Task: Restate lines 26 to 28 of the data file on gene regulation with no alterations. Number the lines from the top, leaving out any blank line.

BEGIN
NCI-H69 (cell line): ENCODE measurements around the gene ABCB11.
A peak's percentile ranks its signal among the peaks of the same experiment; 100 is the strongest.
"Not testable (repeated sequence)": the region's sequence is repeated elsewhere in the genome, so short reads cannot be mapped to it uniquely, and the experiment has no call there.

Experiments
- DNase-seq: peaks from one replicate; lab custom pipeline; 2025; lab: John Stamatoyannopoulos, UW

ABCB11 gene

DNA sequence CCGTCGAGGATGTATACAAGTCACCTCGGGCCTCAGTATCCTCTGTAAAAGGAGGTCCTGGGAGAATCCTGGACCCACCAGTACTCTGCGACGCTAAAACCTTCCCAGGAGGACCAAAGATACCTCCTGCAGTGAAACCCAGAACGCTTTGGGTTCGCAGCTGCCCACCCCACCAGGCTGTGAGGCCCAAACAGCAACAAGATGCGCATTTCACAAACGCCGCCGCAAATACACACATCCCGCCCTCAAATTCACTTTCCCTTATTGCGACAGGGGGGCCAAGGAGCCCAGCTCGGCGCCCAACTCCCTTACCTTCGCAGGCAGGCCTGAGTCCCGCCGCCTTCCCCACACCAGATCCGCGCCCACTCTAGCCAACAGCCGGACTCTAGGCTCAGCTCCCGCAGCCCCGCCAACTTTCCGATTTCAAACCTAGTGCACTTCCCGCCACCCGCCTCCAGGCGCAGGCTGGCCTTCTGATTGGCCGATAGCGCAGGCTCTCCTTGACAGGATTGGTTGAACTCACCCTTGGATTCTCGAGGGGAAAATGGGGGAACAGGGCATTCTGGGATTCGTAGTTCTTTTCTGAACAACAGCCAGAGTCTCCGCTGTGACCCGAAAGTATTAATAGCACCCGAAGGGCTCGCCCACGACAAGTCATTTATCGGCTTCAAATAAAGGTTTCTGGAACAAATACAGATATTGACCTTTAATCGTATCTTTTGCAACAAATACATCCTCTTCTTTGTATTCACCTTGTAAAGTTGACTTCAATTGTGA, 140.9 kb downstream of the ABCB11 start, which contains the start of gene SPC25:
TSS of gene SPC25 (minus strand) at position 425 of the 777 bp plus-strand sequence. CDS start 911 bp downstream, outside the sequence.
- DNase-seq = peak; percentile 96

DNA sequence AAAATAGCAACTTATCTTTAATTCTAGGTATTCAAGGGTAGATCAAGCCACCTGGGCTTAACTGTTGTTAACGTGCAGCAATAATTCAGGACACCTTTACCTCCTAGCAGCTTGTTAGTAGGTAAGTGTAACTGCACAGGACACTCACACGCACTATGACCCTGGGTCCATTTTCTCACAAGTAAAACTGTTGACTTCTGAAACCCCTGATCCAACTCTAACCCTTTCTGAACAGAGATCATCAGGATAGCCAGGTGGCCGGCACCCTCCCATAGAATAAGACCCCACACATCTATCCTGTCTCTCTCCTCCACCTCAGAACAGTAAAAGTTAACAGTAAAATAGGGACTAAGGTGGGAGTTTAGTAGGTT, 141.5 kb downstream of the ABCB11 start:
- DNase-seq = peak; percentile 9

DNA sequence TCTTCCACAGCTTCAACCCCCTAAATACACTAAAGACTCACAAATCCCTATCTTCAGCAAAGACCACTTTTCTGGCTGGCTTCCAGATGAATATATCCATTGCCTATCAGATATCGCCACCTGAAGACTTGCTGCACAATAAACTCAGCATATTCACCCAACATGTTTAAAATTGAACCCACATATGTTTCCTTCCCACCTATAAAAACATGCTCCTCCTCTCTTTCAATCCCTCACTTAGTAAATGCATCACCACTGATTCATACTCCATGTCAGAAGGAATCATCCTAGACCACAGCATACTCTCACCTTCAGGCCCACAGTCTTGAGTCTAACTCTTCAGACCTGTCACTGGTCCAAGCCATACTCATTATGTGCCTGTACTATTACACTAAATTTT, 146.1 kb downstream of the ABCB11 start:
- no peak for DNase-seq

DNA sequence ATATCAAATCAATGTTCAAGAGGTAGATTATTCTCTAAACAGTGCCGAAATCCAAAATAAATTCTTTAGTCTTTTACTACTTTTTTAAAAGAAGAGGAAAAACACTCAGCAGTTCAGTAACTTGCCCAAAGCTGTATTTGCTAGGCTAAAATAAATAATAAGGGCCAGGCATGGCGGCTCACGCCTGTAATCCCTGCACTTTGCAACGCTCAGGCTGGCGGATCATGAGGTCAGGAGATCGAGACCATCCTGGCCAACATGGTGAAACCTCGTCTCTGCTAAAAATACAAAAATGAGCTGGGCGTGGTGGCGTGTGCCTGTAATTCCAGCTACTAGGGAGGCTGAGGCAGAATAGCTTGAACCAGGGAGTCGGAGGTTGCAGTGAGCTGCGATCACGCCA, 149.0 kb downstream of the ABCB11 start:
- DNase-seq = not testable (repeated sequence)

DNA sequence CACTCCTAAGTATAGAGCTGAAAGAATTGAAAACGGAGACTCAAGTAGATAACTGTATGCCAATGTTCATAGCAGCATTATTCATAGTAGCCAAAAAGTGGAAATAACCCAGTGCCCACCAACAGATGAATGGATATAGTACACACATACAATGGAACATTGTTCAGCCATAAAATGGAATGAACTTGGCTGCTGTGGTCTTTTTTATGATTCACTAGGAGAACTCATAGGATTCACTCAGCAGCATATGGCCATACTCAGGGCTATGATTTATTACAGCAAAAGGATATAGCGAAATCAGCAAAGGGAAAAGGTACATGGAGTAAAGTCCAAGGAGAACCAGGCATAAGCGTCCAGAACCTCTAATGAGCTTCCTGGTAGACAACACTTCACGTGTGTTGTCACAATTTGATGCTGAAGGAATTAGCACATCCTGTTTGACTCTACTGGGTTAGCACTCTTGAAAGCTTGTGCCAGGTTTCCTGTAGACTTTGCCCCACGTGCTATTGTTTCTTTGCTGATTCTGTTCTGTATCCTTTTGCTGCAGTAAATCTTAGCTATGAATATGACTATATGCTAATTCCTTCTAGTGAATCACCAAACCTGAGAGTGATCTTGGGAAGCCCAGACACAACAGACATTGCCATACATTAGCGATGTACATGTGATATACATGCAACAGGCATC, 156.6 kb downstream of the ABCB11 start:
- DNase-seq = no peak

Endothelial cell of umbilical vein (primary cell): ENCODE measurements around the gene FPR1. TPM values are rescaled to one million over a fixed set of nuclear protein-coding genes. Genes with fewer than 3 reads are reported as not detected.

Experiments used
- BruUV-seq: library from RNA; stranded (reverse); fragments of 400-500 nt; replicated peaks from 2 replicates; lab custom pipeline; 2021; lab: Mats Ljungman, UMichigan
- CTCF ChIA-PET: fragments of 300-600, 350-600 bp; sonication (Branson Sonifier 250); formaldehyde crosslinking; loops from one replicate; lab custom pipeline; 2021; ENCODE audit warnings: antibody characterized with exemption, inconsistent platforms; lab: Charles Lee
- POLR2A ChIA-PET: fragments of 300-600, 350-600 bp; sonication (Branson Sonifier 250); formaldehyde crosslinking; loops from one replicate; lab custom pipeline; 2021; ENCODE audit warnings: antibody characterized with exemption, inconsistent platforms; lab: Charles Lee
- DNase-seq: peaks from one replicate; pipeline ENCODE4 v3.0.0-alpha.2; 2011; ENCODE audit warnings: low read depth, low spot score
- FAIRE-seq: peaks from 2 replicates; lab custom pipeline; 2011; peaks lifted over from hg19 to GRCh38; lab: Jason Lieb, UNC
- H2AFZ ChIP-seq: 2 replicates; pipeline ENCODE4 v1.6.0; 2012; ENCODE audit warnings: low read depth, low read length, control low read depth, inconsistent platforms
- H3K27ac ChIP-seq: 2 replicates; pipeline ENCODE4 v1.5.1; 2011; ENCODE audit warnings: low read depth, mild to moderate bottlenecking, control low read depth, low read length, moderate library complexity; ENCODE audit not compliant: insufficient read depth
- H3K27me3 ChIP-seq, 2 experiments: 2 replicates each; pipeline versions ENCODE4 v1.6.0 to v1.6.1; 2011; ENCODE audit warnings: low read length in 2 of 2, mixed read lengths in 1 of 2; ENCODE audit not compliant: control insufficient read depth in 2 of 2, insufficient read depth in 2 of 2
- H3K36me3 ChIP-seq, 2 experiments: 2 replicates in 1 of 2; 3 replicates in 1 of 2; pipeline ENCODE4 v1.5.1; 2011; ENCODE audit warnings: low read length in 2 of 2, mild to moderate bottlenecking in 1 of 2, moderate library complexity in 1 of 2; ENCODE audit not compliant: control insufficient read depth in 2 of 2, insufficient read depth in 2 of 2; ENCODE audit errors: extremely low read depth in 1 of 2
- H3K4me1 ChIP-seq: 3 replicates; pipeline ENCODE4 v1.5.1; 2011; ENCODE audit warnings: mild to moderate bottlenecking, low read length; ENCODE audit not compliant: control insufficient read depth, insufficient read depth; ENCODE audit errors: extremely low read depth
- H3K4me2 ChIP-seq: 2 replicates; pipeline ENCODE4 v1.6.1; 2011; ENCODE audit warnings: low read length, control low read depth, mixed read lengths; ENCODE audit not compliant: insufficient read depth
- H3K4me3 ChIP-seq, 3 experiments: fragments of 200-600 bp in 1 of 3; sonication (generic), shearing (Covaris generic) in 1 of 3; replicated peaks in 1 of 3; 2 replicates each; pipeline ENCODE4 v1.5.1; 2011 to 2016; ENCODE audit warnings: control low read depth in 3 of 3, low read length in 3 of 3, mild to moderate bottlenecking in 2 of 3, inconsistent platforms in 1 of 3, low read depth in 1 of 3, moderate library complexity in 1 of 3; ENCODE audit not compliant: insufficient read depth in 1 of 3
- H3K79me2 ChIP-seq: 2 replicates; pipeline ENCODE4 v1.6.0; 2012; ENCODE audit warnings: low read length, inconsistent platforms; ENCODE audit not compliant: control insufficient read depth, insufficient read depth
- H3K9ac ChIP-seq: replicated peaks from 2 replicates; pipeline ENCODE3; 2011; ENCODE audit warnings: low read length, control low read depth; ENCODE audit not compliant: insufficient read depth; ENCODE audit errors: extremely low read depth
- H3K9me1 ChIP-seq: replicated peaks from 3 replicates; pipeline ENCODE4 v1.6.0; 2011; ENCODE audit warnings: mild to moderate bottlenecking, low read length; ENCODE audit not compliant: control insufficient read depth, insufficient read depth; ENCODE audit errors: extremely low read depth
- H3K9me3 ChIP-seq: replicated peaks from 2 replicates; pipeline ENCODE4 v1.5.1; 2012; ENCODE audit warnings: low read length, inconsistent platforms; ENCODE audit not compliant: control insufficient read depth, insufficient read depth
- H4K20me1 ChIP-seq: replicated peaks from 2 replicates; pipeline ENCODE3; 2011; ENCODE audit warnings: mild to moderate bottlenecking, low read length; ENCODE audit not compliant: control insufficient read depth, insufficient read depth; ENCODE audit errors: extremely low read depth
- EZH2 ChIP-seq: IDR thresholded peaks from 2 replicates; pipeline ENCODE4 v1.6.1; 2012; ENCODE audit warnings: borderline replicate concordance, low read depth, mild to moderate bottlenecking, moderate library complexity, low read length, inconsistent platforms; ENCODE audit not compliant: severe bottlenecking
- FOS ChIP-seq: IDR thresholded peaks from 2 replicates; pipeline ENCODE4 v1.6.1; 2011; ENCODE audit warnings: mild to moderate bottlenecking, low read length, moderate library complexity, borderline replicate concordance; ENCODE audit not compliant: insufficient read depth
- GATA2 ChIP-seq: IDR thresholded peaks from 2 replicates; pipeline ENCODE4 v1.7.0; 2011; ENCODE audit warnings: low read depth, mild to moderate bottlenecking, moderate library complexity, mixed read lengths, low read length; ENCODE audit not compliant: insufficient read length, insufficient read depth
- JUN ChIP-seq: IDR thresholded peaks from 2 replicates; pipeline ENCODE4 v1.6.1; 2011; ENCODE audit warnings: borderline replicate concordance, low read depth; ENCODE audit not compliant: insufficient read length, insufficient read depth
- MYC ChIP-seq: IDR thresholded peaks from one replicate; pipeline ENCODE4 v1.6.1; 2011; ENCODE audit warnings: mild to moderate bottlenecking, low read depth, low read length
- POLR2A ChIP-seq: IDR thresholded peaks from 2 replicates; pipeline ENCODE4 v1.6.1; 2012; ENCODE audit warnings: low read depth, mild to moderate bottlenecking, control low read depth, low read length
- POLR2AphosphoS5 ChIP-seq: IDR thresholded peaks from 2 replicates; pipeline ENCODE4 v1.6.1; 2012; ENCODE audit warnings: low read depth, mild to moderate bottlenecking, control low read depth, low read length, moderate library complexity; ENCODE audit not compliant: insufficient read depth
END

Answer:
- H3K27ac ChIP-seq: 2 replicates; pipeline ENCODE4 v1.5.1; 2011; ENCODE audit warnings: low read depth, mild to moderate bottlenecking, control low read depth, low read length, moderate library complexity; ENCODE audit not compliant: insufficient read depth
- H3K27me3 ChIP-seq, 2 experiments: 2 replicates each; pipeline versions ENCODE4 v1.6.0 to v1.6.1; 2011; ENCODE audit warnings: low read length in 2 of 2, mixed read lengths in 1 of 2; ENCODE audit not compliant: control insufficient read depth in 2 of 2, insufficient read depth in 2 of 2
- H3K36me3 ChIP-seq, 2 experiments: 2 replicates in 1 of 2; 3 replicates in 1 of 2; pipeline ENCODE4 v1.5.1; 2011; ENCODE audit warnings: low read length in 2 of 2, mild to moderate bottlenecking in 1 of 2, moderate library complexity in 1 of 2; ENCODE audit not compliant: control insufficient read depth in 2 of 2, insufficient read depth in 2 of 2; ENCODE audit errors: extremely low read depth in 1 of 2